I can't recommend engaging with others in the MS community highly enough. I was diagnosed in my early twenties. I will admit, although I accepted my condition, I did not want any interaction with MS 'groups'. I felt that if I went to an event, to a meet up or coffee morning, that I would be faced with a visual reality of what was in store for me in the future.
Diagnosis can be a very scary time and that 'newly' diagnosed stage is sometimes hard to cope with. I felt I did not want to walk into a room of people who were more affected by MS than me. As scary as things were, they were in my head and I had no visual confrontation with the disease as such. I knew the possibilities and I didn't wish to have anymore to do with what could happen. I guess I was always afraid that going to meet other people with MS would be too real. It would bring it all home, and instead of the blissful ignorance I had, I would have to face the facts.
Initially, I wanted to keep things in, I didn't feel like anyone else would understand how I felt. None of my friends had MS and despite their best efforts they would never see things like I did.
After sometime I did feel it would be beneficial to meet other people with MS. Human connection is hugely important and there is great comfort in knowing that there are other people in situations similar to your own. So as I spoke to more people I began to crave more and more. I met more people, of various ages, with various symptoms and levels of ability, and I saw that it's not only the people who are doing well and keeping symptoms at bay who are strong, it is also the people who are carrying on and living life regardless of the symptoms they may be experiencing on a daily basis. They have so much more to cope with and they do it and carry on with their lives too.
It occurred to me that I was the weak one, the one who didn't want to interact with these amazing people, out of fear, fear of what the future has in store. I can honestly say that if I follow the same disease path as many of the people I have met, and deal with it as gracefully as they have, then I will be incredibly proud of myself. Everyone has a different disease path, but we are all on the same journey. Sharing that journey with others makes it so much easier. You can learn so much from a seasoned traveller.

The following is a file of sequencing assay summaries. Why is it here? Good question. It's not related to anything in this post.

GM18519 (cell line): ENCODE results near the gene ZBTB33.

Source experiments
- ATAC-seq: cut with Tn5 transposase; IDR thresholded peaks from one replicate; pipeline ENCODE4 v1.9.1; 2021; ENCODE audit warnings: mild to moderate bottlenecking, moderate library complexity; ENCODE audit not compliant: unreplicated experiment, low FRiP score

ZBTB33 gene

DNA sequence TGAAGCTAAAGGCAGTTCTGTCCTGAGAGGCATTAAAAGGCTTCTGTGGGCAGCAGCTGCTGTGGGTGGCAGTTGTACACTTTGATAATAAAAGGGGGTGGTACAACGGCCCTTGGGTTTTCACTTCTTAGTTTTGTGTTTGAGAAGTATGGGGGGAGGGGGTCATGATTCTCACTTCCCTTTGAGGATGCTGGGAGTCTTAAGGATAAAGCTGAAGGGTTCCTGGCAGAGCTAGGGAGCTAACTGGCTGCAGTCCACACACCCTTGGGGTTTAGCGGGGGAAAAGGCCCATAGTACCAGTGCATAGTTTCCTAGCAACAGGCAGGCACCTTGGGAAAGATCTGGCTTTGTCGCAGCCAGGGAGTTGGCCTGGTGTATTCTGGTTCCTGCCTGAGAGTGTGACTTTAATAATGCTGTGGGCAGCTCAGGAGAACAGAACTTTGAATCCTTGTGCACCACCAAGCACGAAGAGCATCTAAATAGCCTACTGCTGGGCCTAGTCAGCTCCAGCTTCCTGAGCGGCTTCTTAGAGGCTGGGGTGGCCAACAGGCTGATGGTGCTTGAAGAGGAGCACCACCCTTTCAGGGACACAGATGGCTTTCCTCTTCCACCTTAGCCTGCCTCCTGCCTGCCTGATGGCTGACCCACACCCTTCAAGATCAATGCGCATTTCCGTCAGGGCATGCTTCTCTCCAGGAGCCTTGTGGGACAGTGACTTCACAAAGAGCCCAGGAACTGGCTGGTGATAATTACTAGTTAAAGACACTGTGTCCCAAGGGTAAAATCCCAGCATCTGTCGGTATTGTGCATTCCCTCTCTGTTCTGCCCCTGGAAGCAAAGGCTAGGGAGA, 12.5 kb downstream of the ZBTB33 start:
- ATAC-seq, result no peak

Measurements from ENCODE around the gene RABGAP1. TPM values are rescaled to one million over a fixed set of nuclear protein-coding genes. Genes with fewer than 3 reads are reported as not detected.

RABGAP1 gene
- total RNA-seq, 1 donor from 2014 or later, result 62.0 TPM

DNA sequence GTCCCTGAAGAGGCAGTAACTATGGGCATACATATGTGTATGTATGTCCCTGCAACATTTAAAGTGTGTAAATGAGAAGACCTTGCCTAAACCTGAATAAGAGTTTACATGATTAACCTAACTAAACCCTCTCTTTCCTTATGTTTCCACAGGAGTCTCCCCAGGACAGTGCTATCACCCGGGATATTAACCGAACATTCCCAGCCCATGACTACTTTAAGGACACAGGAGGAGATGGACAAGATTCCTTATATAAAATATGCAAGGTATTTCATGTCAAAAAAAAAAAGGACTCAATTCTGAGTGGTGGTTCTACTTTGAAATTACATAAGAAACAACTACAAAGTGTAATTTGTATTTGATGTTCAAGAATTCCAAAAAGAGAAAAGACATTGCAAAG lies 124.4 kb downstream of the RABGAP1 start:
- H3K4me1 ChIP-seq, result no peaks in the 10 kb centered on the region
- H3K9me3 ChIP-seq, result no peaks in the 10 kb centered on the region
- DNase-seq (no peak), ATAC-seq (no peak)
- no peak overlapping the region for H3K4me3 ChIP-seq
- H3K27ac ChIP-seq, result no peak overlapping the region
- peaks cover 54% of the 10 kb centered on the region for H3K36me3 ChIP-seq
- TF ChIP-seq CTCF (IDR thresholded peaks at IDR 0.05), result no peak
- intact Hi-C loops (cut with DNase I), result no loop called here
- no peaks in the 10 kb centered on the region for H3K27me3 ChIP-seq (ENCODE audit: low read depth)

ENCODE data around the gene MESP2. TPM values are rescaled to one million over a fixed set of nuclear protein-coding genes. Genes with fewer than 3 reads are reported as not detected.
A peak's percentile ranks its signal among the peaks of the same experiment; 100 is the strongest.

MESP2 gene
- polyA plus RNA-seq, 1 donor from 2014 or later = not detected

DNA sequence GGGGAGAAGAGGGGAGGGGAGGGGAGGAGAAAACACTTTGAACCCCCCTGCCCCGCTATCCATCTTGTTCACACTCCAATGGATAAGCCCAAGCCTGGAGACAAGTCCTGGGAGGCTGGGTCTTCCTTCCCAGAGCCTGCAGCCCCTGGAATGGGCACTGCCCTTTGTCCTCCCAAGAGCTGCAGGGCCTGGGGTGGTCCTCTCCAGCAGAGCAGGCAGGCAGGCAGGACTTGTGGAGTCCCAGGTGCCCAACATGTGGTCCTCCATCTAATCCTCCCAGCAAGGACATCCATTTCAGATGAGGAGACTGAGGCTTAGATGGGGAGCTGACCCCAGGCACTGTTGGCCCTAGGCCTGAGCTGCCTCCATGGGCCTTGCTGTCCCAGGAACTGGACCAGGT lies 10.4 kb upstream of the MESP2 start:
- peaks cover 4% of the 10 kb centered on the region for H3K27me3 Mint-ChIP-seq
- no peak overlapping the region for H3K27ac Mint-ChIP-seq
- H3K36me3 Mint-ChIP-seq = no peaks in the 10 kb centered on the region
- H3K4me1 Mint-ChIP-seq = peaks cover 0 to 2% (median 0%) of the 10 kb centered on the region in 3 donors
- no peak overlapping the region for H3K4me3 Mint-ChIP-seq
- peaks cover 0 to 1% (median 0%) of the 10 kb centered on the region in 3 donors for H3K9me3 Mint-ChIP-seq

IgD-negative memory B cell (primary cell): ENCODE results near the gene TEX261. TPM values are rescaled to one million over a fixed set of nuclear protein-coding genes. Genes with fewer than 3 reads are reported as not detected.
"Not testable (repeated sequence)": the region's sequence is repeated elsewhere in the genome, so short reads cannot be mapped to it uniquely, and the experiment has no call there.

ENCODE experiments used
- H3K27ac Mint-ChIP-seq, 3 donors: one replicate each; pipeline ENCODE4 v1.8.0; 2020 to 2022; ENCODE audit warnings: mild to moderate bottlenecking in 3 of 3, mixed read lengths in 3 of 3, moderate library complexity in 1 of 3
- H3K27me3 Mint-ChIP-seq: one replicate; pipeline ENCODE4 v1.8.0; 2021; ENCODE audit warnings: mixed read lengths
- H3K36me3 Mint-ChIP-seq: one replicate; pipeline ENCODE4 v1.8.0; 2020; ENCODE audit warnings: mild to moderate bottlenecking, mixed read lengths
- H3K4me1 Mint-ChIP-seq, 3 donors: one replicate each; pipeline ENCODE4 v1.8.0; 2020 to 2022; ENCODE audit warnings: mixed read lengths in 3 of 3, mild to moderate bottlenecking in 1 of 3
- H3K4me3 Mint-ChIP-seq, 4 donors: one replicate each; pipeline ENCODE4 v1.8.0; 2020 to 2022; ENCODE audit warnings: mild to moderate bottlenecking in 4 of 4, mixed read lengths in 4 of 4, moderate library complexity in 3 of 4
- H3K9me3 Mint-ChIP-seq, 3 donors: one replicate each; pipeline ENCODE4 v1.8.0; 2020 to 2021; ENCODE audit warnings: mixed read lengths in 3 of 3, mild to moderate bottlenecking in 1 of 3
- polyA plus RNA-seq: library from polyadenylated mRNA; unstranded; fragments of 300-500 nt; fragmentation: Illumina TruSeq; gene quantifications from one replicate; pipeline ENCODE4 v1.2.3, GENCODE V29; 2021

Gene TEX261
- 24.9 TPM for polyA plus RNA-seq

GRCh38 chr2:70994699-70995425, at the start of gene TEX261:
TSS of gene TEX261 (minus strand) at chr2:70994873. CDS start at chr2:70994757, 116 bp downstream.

I think if I was living with MS in isolation from other MSers I would still be scared of the future. But confronting that fear has only made me stronger. I want to keep myself as well as possible, and listening to the advice of others (and separating the good from bad advice) has really only served me well.
I think it is crucial for young people to engage with other young people too. We are all in a similar stage of life, so themes are relevant to us all. We can share with, learn from and help each other. There is strength in unity and what I would like is increased visibility of younger people with MS. When the average person thinks of someone with MS, I think they immediately picture a 40/50 something year old, but in reality there are lots of young people who live with MS and by increasing the visibility of that group, we can do so much. By acting as a united group we can strive to achieve change where WE need it, support with education and training, family planning, employment, mental health services, insurance, to name but a few issues. How can we expect to have services for younger people if we don't make it obvious that we exist? We need to clearly state what it is we need. What do you think we need to try focus on changing? What would benefit you as a person living with MS?
We are all strong, none of us are better than any others. We all have our strengths and weaknesses and we can learn from each other. My advice is to engage with others on a level you are comfortable with. We don't need to dwell or focus on the negative possibilities. We just need to support each other, and that support happens so organically when you engage with others.